It’s no secret that cancer can be absolutely devastating. While some patients seem to hit the jackpot and walk away with a clean bill of health after their body responds flawlessly to treatment (those people exist right?), often there’s a great deal of uncertainty, fear, and anxiety that floods a cancer patient’s life, regarding their health, survival, relationships, body image, bills, side effects… the list goes on.
And even if someone beats cancer, there’s always the chance — and fear — of recurrence.
Cancer often goes hand in hand with depression and anxiety, and for good reason. It can also lead to an significant increase in suicide risk, according to a study published in Cancer, the American Cancer Society’s peer-reviewed journal.
In the U.S., suicide is the tenth leading cause of death for the general population. However, cancer patients have more than double the risk — two and a half times as much.
The research team, led by co-senior authors Dr. Hesham Hamoda of Boston Children’s Hospital and Harvard Medical School, and Dr. Ahmad Alfaar of Charité – Universitätsmedizin Berlin, culled data from 2000 to 2014 from a large database called the Surveillance, Epidemiology, and End Results (SEER). This accounted for a little over a quarter of patients with cancer in the U.S (roughly 28%).
They found that 1,585 people out of the 4,671,989 patients they looked at committed suicide within one year of their diagnosis.
This leap in risk happens during the first year following a cancer diagnosis. But interestingly enough, the location and type of cancer you have also impacts risk.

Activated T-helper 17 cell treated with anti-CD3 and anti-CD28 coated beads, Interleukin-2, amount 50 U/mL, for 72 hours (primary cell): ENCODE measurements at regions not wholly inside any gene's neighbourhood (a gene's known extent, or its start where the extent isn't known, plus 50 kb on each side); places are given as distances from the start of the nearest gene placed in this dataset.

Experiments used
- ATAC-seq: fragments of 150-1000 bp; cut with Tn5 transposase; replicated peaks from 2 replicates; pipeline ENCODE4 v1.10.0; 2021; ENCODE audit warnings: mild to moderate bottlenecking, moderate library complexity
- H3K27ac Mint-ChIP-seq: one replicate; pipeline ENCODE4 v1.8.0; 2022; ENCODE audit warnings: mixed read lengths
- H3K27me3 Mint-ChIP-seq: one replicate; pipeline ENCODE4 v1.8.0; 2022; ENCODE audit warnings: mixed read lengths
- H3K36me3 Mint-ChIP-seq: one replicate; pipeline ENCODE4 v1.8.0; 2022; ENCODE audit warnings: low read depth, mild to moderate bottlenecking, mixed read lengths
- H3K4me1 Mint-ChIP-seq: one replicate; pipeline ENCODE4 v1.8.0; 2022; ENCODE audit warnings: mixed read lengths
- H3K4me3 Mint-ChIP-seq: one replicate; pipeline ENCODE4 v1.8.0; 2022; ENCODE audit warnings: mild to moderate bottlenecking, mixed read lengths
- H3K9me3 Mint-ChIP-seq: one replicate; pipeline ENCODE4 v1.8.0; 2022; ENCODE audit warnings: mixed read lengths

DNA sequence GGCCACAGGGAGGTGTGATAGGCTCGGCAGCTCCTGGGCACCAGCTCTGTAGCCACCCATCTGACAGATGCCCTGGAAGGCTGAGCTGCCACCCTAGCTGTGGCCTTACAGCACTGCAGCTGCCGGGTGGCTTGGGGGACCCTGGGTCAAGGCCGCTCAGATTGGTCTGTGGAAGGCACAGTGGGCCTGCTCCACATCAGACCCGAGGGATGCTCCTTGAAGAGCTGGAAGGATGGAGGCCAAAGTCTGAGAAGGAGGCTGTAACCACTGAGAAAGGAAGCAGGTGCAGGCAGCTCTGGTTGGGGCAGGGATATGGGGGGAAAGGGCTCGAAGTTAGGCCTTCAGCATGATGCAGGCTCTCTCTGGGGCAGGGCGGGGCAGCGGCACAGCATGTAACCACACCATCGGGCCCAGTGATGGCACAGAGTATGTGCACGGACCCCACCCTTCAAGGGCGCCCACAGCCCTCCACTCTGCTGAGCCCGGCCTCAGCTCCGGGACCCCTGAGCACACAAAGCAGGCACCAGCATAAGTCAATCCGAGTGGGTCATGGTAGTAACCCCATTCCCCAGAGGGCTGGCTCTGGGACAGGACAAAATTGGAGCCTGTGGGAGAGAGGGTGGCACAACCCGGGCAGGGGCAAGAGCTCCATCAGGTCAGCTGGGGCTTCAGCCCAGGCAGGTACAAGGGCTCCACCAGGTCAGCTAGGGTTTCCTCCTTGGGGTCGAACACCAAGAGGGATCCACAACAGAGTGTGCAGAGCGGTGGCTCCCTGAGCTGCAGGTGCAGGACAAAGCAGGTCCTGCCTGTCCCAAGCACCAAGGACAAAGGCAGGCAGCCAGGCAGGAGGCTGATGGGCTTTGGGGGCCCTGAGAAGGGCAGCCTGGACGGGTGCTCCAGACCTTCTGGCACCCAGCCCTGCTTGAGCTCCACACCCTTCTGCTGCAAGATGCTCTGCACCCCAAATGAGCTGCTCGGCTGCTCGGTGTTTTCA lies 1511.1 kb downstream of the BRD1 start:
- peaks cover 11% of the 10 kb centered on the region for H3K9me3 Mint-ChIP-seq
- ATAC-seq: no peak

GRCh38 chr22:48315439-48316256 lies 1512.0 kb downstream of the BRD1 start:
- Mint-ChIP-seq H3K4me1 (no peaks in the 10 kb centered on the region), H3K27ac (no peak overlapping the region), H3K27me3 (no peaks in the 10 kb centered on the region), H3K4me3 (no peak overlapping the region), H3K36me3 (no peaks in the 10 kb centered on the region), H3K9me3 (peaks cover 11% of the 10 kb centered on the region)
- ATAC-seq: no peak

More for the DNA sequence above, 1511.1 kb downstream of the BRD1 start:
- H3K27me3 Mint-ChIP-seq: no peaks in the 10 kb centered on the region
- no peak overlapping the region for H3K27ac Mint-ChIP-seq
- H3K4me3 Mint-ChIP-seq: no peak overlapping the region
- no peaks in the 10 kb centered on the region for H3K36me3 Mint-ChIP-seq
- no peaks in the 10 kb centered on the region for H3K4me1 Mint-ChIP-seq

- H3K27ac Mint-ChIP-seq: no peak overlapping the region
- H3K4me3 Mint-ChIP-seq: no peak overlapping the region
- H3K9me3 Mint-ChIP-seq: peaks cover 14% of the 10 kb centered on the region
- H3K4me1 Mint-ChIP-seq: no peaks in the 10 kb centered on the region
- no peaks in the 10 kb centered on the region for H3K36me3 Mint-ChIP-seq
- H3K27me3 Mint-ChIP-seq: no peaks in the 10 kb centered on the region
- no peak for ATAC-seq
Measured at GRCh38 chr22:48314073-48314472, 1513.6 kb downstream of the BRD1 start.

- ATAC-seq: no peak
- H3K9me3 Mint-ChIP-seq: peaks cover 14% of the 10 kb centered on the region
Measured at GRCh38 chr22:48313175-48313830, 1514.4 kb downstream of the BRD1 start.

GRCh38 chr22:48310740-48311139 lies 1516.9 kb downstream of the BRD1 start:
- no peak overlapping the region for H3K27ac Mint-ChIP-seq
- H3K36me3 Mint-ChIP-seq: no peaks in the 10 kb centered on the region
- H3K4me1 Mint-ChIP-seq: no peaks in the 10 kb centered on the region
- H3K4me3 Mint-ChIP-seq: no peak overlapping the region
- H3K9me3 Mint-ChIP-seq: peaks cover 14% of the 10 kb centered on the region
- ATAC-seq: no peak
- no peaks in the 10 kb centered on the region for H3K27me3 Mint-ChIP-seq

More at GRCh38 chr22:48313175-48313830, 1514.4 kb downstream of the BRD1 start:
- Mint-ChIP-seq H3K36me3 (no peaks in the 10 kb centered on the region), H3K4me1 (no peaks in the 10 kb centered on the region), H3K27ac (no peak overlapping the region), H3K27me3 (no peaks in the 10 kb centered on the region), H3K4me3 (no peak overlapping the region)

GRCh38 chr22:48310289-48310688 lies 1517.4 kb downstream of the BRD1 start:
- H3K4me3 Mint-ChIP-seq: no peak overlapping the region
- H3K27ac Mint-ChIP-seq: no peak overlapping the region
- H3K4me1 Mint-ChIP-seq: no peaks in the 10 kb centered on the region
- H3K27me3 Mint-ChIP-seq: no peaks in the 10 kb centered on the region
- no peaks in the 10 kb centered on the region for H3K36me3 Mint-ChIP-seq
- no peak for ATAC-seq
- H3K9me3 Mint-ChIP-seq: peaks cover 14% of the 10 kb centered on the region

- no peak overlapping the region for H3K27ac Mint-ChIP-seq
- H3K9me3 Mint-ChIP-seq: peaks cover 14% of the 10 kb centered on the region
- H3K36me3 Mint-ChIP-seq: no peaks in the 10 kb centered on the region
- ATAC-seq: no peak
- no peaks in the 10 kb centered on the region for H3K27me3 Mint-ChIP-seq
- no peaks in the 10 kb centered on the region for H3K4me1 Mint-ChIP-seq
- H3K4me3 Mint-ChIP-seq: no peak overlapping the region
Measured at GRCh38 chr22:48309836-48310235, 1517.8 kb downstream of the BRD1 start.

Pancreatic cancer and lung cancer came with the highest risk of suicide. Colorectal cancer came with a high risk as well, though not as high as the other two.
However, suicide risk didn’t rise significantly after breast cancer and prostate cancer diagnoses.
It is crucial that loved ones and medical professionals are aware of this increased risk, and that patients are given resources to help them get through their depression or anxiety.
“Awareness among providers to screen for suicide risk and refer to mental health services is important for mitigating such risk and saving lives, especially within the first six months after diagnosis,” said Dr. Ahmed Alfaar. “Moreover, family members and caregivers must be trained to provide psychological support for their ill relatives.”
If you or a loved one are facing a cancer diagnosis, please reach out to a medical professional if you need help. You can find a list of resources here.
C. Dixon likes to read, sing, eat, drink, write, and other verbs. She enjoys cavorting around the country to visit loved ones and experience new places, but especially likes to be at home with her husband, son, and dog.